Experts discuss the legacy of the Gulf War.
Experts discuss the legacy of the Gulf War.
Political disagreements make the U.S. less reliable, leading friends to take matters into their own hands and foes to challenge U.S. policy, thinking they have little to fear, says CFR President Richard Haass.
Beyond China’s market upheaval is a country struggling with how to relax state control over the economy amid a slowdown that has global implications, writes CFR’s Robert Kahn.
Almost two weeks after the bombing at central Bangkok’s Erawan Shrine that killed 20 people and set off a massive manhunt for a suspect identified in CCTV video, Thai authorities appear no closer to solving the case. No one has taken credit for the attack and Thai leaders have also denied the bombing had anything to do with international terrorism, although they provided no evidence to support this claim.
Simply approving the nuclear agreement doesn’t address its many shortcomings, writes CFR President Richard N. Haass, who offers Congress a list of measures that would supplement and clarify the deal.
The global financial system takes stock after upheaval; the tenth anniversary of Hurricane Katrina is marked and Beijing hosts a parade marking the end of World War II.
Experts discuss the health of the Chinese economy.
What CFR.org Editors are reading the week of August 24–28, 2015.
Benn Steil discusses the role of Bretton Woods in establishing a global monetary order after the second world war and the factors behind its demise.
For the past several years, the Obama administration’s strategy for Afghanistan has rested on the basic assumption that although no reasonable amount of U.S. money or troops could win the war against the Taliban outright, a limited American commitment to Afghanistan’s security forces and government would enable Kabul to hold on long enough to reach a negotiated truce with insurgent leaders.
At least since the rise of Marxism in the 19th century, enthusiasm for “managed” economies has been a peculiar enthusiasm of intellectuals worldwide.
Markets plunged again this week, a mini quake with the apparent epicenter in China. The question on the minds of economic policy makers and investors is what is going on and what will the future hold?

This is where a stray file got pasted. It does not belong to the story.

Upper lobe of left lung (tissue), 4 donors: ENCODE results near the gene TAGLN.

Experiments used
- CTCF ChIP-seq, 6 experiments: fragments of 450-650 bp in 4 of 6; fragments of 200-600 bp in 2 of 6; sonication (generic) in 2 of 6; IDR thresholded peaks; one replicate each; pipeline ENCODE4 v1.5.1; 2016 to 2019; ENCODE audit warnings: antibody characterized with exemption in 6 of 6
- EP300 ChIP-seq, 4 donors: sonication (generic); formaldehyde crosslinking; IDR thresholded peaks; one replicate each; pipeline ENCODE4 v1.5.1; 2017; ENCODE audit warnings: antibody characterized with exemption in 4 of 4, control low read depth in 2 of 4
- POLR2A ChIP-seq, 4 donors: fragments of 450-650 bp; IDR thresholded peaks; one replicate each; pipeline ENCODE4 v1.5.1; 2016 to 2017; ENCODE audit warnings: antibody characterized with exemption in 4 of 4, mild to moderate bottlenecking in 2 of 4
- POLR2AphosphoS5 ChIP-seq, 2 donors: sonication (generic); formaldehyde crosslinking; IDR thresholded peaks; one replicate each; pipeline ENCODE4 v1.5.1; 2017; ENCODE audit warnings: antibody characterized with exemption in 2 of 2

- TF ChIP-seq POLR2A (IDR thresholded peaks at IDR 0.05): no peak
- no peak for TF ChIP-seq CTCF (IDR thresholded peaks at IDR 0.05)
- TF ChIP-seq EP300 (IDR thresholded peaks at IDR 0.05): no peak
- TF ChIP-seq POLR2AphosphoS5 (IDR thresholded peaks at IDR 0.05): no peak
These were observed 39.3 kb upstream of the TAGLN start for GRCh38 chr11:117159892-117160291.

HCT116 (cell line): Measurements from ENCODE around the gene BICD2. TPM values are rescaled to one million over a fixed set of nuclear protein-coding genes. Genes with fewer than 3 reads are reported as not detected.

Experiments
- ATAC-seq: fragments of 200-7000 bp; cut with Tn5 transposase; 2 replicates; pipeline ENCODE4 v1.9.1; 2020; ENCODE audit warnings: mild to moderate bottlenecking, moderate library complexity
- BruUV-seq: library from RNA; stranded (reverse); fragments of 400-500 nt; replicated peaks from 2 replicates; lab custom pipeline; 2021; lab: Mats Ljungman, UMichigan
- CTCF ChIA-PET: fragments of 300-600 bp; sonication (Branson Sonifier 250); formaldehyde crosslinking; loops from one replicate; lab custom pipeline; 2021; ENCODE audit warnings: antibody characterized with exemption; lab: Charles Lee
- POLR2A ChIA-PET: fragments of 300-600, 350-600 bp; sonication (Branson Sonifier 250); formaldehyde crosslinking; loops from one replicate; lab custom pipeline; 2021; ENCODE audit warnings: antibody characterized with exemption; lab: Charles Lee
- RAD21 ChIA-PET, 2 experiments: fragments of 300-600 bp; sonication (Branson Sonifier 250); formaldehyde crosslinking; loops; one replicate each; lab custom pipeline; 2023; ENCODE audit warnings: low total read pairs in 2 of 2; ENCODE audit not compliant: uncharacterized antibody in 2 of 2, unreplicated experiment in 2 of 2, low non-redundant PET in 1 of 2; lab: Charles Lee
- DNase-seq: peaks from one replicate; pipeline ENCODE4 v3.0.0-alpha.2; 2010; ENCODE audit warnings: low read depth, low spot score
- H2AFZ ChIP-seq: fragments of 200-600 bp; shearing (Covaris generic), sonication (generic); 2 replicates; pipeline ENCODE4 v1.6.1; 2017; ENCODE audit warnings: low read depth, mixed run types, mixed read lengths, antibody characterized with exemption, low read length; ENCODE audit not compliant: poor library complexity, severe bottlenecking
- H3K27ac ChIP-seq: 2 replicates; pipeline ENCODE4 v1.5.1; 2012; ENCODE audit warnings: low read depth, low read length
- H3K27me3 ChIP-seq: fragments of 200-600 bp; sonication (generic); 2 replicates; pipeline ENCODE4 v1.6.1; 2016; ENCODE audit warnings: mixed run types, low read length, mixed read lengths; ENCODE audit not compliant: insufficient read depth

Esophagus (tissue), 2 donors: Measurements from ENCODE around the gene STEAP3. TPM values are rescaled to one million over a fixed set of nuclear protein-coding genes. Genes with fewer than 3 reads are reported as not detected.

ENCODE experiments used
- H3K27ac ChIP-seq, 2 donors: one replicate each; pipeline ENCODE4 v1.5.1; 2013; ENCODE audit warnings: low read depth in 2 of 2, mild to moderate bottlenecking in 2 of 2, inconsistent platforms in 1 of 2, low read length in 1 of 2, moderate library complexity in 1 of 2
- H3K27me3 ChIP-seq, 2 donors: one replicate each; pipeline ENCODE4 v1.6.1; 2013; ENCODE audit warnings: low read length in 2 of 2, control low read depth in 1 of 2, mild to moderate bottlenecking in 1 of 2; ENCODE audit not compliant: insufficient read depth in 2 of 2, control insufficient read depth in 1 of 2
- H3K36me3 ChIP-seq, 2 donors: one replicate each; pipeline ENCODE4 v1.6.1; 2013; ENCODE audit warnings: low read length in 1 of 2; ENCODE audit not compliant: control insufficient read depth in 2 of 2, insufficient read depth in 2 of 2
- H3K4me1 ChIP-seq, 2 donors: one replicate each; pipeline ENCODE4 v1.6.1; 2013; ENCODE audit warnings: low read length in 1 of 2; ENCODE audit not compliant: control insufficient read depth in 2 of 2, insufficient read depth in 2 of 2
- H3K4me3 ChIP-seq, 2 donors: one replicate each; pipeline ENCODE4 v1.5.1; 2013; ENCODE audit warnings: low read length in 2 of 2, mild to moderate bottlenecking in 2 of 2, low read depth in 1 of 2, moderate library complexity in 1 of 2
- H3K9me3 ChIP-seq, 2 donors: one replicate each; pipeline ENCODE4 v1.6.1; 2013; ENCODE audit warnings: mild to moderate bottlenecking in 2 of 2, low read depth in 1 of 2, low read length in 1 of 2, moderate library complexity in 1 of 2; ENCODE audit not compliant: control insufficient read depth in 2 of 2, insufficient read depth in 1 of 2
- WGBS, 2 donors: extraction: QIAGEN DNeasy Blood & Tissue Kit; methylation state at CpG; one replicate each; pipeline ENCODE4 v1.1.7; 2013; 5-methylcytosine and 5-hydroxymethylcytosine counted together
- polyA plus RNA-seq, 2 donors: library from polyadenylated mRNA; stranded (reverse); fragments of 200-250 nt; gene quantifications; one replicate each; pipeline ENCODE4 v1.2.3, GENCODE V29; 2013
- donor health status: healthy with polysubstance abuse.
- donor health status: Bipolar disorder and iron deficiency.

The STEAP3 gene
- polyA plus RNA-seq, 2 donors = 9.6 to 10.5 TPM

As offensive cyber activity becomes more prevalent, policymakers will be challenged to develop proportionate responses to disruptive or destructive attacks. Tobias Feakin outlines the variables that each state should consider in determining the appropriate response to a state-sponsored cyber incident.
Today there is an emerging two China question centering on the future of the country and whether China is best understood as a strong country, one with a promising future despite some short-term difficulties, or whether China’s troubles are structural, with the result that it is in real trouble and its future in some doubt. In short, two very different Chinas.
President Erdogan is playing a game of 12-dimensional chess.
Recent developments—Russian aggression in Ukraine, China’s expanding territorial claims, and the need to modernize the US nuclear arsenal—have caused scholars to revisit a labyrinthine world of nuclear strategy largely neglected since the end of the Cold War. But this new wave of theory has resurrected some dubious arguments.
NATO Secretary General visits Georgia; Turkey reaches a deadline to form a government and the UN Security Council hears a report on chemical weapons in Syria.
What CFR.org Editors are reading the week of August 17–21, 2015.
Central Americans seeking asylum in the United States, including tens of thousands of children, face legal limbo and possible deportation even as violence rages in their home countries, says journalist Julia Preston.
Two women on Friday will become first to graduate from Army Ranger School. They will be leading the way for many others who will follow, writes Gayle Tzemach Lemmon.
Williams argues that the status quo for peace operations in untenable and that greater U.S. involvement is necessary to enhance the quality and success of peacekeeping missions.
The authors argue that the United States has responded inadequately to the rise of Chinese power and recommend placing less strategic emphasis on the goal of integrating China into the international system and more on balancing China's rise.
Campbell evaluates the implications of the Boko Haram insurgency and recommends that the United States support Nigerian efforts to address the drivers of Boko Haram, such as poverty and corruption, and to foster stronger ties with Nigerian civil society.
Ashley's War tells the poignant and gripping story of a groundbreaking team of female American warriors who served alongside Special Operations soldiers in Afghanistan. More
Smith's insightful book explores the policy issues testing the Japanese government as it tries to navigate its relationship with an advancing China. More
This revolutionary new look at volatility and crisis in oil markets explores the conditions in which oil supply fears arise, gain popularity, and eventually wane. More
Learn more about CFR’s mission and its work over the past year in the 2014 Annual Report. The Annual Report spotlights new initiatives, high-profile events, and authoritative scholarship from CFR experts, and includes a message from CFR President Richard N. Haass.
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